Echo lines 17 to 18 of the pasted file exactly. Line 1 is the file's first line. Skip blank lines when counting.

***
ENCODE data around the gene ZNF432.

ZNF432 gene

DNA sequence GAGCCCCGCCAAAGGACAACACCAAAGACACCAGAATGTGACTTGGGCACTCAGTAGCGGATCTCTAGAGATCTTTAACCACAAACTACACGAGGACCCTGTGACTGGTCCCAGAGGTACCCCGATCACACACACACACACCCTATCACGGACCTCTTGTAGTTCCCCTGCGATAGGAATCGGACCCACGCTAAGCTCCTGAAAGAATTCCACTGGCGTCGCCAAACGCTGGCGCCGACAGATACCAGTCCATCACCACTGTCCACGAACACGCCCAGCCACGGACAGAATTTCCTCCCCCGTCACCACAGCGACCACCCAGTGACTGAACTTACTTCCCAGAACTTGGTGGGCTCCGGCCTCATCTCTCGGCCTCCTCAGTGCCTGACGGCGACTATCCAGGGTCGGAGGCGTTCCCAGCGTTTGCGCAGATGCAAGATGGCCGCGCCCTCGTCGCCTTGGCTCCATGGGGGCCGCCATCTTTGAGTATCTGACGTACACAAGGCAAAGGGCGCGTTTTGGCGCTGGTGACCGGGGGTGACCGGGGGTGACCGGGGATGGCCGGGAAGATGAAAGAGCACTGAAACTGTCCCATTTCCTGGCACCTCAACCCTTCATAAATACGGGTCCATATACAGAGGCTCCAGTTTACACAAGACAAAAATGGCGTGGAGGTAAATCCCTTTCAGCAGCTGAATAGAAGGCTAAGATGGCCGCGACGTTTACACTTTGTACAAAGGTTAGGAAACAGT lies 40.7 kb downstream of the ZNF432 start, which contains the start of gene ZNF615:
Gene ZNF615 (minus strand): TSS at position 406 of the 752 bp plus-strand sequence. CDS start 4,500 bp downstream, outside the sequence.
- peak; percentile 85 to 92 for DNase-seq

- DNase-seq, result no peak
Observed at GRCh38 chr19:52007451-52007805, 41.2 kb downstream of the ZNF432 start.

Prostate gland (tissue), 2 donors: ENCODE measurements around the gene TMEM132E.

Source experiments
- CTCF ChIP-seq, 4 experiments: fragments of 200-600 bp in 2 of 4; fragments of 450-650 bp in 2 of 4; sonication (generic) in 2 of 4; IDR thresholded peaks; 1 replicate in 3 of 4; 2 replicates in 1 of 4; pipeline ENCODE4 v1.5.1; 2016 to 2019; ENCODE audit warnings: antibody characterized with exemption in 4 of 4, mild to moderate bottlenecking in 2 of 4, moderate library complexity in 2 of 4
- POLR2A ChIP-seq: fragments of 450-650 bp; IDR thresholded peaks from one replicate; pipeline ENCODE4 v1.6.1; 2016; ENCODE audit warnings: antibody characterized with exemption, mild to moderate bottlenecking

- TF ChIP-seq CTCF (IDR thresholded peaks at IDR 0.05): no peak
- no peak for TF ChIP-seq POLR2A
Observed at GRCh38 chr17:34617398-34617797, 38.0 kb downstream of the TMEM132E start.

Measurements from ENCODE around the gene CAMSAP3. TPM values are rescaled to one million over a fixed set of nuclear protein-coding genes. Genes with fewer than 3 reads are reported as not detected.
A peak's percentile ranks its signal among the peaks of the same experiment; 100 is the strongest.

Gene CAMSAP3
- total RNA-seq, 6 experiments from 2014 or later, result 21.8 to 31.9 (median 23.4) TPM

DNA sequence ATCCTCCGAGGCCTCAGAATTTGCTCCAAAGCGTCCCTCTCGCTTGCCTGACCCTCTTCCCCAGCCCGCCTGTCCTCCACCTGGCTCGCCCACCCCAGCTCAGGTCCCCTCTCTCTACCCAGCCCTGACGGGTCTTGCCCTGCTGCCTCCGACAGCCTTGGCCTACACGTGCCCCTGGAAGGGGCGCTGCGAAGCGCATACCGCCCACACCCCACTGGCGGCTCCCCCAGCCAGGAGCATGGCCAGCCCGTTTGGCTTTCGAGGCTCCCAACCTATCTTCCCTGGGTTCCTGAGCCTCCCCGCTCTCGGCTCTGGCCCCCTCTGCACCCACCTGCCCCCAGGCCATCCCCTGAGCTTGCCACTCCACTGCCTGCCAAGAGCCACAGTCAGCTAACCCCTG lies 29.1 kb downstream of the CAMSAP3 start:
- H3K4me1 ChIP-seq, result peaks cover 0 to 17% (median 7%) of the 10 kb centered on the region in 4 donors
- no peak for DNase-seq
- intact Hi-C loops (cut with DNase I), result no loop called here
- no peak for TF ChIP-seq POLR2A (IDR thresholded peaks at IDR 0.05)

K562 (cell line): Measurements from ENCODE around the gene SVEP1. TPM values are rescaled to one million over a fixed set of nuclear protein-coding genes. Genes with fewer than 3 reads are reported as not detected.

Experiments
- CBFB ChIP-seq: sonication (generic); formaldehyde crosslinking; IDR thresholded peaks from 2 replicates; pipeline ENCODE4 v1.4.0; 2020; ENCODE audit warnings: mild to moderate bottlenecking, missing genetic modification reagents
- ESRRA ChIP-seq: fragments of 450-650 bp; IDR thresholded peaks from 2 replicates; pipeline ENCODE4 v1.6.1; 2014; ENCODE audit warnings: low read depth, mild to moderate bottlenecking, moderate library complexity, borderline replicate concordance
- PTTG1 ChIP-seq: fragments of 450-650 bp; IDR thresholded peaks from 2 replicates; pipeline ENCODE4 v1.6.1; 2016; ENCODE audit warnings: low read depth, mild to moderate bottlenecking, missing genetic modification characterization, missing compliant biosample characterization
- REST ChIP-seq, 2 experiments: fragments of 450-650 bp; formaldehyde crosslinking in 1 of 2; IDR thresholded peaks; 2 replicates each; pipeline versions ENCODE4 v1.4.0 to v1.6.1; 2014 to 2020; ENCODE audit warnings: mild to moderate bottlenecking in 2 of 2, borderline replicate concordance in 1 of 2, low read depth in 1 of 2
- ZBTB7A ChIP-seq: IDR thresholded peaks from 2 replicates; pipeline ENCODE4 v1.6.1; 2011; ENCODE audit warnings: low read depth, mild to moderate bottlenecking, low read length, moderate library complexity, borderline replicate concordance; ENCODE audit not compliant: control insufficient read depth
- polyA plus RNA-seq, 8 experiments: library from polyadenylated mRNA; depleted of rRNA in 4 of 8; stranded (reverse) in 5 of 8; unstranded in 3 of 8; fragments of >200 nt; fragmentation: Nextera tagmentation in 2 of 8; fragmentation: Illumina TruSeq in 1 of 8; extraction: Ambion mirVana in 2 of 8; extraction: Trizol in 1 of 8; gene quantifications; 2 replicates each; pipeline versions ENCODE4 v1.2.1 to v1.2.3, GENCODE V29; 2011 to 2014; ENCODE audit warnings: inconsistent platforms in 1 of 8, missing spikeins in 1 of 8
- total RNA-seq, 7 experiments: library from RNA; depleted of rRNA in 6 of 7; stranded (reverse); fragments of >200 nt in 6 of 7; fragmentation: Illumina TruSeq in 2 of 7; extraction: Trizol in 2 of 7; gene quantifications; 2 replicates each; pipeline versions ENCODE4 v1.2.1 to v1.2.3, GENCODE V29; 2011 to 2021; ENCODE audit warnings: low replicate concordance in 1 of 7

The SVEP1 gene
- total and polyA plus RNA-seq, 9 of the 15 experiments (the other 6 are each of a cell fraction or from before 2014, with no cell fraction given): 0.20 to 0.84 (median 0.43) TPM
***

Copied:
Gene CAMSAP3
- total RNA-seq, 6 experiments from 2014 or later, result 21.8 to 31.9 (median 23.4) TPM